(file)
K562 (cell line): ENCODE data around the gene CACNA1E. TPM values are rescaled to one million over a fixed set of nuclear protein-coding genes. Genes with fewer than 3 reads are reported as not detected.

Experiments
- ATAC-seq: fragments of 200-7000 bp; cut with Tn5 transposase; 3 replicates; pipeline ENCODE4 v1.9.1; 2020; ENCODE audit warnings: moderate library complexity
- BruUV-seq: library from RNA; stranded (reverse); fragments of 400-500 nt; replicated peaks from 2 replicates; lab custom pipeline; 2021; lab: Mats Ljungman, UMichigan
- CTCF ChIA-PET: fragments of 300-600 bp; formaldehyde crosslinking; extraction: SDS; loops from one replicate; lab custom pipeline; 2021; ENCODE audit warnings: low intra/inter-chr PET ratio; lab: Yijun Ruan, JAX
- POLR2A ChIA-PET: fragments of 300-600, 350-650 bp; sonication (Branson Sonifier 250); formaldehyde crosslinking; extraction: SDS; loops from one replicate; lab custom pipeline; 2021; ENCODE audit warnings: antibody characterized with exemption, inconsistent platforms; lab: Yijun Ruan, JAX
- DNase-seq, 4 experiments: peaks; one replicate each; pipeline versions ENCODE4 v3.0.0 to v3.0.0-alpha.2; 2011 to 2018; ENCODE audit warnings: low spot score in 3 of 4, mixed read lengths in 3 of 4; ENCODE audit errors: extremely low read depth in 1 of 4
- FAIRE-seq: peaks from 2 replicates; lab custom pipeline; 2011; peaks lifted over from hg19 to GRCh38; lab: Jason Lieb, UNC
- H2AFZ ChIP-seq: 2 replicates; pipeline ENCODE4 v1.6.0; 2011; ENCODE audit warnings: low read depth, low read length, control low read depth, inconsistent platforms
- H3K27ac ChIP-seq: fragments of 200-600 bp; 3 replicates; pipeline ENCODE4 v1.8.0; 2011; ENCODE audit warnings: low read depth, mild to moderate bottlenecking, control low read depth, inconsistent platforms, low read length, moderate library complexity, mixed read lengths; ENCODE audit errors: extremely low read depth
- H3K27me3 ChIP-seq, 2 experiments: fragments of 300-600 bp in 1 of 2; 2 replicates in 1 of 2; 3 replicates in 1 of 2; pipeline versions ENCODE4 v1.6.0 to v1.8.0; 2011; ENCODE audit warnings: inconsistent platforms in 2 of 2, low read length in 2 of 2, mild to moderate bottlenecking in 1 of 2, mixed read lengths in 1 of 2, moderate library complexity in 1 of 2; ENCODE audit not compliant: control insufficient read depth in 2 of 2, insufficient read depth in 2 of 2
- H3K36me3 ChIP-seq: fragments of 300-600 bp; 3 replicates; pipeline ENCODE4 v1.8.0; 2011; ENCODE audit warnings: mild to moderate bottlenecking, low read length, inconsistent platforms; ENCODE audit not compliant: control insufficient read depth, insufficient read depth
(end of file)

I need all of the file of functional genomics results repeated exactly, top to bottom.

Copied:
K562 (cell line): ENCODE data around the gene CACNA1E. TPM values are rescaled to one million over a fixed set of nuclear protein-coding genes. Genes with fewer than 3 reads are reported as not detected.

Experiments
- ATAC-seq: fragments of 200-7000 bp; cut with Tn5 transposase; 3 replicates; pipeline ENCODE4 v1.9.1; 2020; ENCODE audit warnings: moderate library complexity
- BruUV-seq: library from RNA; stranded (reverse); fragments of 400-500 nt; replicated peaks from 2 replicates; lab custom pipeline; 2021; lab: Mats Ljungman, UMichigan
- CTCF ChIA-PET: fragments of 300-600 bp; formaldehyde crosslinking; extraction: SDS; loops from one replicate; lab custom pipeline; 2021; ENCODE audit warnings: low intra/inter-chr PET ratio; lab: Yijun Ruan, JAX
- POLR2A ChIA-PET: fragments of 300-600, 350-650 bp; sonication (Branson Sonifier 250); formaldehyde crosslinking; extraction: SDS; loops from one replicate; lab custom pipeline; 2021; ENCODE audit warnings: antibody characterized with exemption, inconsistent platforms; lab: Yijun Ruan, JAX
- DNase-seq, 4 experiments: peaks; one replicate each; pipeline versions ENCODE4 v3.0.0 to v3.0.0-alpha.2; 2011 to 2018; ENCODE audit warnings: low spot score in 3 of 4, mixed read lengths in 3 of 4; ENCODE audit errors: extremely low read depth in 1 of 4
- FAIRE-seq: peaks from 2 replicates; lab custom pipeline; 2011; peaks lifted over from hg19 to GRCh38; lab: Jason Lieb, UNC
- H2AFZ ChIP-seq: 2 replicates; pipeline ENCODE4 v1.6.0; 2011; ENCODE audit warnings: low read depth, low read length, control low read depth, inconsistent platforms
- H3K27ac ChIP-seq: fragments of 200-600 bp; 3 replicates; pipeline ENCODE4 v1.8.0; 2011; ENCODE audit warnings: low read depth, mild to moderate bottlenecking, control low read depth, inconsistent platforms, low read length, moderate library complexity, mixed read lengths; ENCODE audit errors: extremely low read depth
- H3K27me3 ChIP-seq, 2 experiments: fragments of 300-600 bp in 1 of 2; 2 replicates in 1 of 2; 3 replicates in 1 of 2; pipeline versions ENCODE4 v1.6.0 to v1.8.0; 2011; ENCODE audit warnings: inconsistent platforms in 2 of 2, low read length in 2 of 2, mild to moderate bottlenecking in 1 of 2, mixed read lengths in 1 of 2, moderate library complexity in 1 of 2; ENCODE audit not compliant: control insufficient read depth in 2 of 2, insufficient read depth in 2 of 2
- H3K36me3 ChIP-seq: fragments of 300-600 bp; 3 replicates; pipeline ENCODE4 v1.8.0; 2011; ENCODE audit warnings: mild to moderate bottlenecking, low read length, inconsistent platforms; ENCODE audit not compliant: control insufficient read depth, insufficient read depth